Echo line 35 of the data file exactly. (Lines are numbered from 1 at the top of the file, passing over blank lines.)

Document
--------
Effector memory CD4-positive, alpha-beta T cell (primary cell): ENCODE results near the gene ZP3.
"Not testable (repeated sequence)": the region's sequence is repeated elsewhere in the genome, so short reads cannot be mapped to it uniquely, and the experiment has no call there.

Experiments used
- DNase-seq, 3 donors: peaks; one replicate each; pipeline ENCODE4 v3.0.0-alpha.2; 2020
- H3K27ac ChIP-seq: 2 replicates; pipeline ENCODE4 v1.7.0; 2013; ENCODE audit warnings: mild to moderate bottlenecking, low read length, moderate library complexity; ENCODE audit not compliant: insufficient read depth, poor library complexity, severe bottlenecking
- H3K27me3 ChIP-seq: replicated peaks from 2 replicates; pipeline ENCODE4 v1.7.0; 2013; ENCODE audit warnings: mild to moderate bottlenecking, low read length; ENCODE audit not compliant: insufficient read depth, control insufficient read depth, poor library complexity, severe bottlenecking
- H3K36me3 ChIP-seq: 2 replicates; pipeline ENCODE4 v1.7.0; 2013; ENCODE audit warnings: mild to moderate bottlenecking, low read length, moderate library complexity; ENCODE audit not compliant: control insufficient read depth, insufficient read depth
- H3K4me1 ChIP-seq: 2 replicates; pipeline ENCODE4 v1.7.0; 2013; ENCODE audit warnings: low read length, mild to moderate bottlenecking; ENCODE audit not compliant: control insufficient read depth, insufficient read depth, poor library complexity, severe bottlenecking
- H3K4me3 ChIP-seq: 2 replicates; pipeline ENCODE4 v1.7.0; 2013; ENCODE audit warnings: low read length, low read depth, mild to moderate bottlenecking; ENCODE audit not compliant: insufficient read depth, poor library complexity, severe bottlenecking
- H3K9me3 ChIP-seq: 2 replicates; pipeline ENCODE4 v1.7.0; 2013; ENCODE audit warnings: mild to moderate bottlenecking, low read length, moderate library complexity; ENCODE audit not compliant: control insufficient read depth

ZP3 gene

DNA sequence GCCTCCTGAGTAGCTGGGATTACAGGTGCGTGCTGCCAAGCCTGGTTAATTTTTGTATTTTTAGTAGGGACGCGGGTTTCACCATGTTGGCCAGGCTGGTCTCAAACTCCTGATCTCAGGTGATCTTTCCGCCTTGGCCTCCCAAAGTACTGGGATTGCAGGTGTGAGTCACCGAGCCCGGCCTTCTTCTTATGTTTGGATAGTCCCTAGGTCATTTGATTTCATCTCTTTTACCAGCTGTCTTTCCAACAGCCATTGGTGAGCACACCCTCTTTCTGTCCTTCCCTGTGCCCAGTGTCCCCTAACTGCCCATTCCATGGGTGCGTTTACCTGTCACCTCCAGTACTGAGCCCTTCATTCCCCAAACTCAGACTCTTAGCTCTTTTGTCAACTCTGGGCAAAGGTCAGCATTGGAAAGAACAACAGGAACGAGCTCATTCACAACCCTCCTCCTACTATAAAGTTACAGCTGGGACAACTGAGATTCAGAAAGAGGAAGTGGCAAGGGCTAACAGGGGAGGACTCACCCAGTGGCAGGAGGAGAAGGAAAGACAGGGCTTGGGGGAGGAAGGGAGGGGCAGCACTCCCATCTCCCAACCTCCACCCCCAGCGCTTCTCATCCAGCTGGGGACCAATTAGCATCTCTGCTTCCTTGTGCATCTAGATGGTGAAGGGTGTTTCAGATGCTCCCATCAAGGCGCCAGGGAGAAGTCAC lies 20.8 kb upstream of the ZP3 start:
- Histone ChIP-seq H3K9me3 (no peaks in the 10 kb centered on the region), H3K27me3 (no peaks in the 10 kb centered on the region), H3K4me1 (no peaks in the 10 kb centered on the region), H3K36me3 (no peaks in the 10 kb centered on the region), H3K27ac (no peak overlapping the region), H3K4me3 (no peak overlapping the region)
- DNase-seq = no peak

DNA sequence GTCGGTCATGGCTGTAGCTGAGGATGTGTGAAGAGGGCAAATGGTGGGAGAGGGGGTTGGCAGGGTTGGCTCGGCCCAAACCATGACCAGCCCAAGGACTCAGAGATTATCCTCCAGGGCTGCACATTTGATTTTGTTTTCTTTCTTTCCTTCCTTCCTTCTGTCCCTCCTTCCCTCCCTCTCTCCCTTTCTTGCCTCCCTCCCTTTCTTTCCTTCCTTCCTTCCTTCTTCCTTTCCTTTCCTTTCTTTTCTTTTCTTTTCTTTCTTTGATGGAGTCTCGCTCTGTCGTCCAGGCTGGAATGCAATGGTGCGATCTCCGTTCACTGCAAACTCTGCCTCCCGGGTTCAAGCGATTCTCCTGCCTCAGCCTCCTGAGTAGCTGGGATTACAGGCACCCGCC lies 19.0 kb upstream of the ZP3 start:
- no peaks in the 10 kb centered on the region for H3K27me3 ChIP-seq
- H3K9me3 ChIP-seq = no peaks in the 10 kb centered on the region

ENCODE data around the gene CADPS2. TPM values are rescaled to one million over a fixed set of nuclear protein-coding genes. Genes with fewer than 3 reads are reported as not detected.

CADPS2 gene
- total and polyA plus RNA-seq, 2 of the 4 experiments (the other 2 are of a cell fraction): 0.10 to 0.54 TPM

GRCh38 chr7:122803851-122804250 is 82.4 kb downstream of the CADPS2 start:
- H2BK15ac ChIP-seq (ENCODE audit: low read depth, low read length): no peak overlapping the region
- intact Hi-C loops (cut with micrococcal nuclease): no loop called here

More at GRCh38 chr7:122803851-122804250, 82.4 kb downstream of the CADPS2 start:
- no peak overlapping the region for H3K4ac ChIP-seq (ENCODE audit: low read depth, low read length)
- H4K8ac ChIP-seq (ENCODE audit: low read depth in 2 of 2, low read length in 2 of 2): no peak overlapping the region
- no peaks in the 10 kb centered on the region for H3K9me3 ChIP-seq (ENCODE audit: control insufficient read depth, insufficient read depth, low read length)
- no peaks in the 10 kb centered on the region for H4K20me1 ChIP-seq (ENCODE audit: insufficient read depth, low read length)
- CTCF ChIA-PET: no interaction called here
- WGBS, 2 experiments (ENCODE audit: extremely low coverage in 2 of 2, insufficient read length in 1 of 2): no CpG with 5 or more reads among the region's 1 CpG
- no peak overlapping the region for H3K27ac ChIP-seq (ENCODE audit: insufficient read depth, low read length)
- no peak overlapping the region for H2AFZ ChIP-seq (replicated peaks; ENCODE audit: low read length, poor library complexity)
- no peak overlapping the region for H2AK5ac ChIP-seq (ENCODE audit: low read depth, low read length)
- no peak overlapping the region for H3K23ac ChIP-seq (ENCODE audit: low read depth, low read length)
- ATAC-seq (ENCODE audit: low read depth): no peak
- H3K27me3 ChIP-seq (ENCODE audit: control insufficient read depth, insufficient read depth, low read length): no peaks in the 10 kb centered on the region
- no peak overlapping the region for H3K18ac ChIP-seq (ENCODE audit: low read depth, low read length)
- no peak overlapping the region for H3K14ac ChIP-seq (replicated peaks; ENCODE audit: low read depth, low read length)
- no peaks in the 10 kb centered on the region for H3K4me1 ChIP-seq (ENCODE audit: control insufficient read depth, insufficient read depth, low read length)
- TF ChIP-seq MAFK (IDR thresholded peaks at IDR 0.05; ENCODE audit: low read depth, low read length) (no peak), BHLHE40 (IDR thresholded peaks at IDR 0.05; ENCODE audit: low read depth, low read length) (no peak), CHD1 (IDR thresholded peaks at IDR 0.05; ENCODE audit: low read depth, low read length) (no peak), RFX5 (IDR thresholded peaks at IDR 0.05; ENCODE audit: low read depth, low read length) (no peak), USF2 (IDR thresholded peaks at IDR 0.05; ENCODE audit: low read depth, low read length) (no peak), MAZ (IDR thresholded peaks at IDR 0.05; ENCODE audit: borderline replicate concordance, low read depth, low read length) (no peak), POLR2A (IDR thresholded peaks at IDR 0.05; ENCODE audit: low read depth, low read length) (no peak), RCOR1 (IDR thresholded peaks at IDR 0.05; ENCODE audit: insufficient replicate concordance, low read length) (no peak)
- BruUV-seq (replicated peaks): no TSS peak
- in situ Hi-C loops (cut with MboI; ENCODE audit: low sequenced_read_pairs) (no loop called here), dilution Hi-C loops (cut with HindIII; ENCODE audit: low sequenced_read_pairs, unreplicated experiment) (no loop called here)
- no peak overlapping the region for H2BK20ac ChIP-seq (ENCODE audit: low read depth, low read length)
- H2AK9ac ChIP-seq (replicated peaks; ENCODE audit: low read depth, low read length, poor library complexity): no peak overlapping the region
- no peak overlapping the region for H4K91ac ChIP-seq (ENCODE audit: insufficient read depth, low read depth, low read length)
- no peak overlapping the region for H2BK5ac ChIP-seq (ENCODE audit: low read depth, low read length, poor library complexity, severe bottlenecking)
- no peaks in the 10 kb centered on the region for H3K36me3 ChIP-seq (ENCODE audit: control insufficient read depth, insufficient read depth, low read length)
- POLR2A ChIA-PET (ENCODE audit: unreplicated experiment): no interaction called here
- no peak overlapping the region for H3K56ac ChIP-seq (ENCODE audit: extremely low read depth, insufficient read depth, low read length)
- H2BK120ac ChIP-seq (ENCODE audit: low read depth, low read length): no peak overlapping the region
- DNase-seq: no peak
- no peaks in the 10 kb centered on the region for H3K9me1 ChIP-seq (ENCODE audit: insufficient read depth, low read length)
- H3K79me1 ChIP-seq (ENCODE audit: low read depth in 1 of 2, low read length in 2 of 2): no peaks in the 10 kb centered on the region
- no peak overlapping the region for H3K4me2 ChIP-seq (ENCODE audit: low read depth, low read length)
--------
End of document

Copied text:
- ATAC-seq (ENCODE audit: low read depth): no peak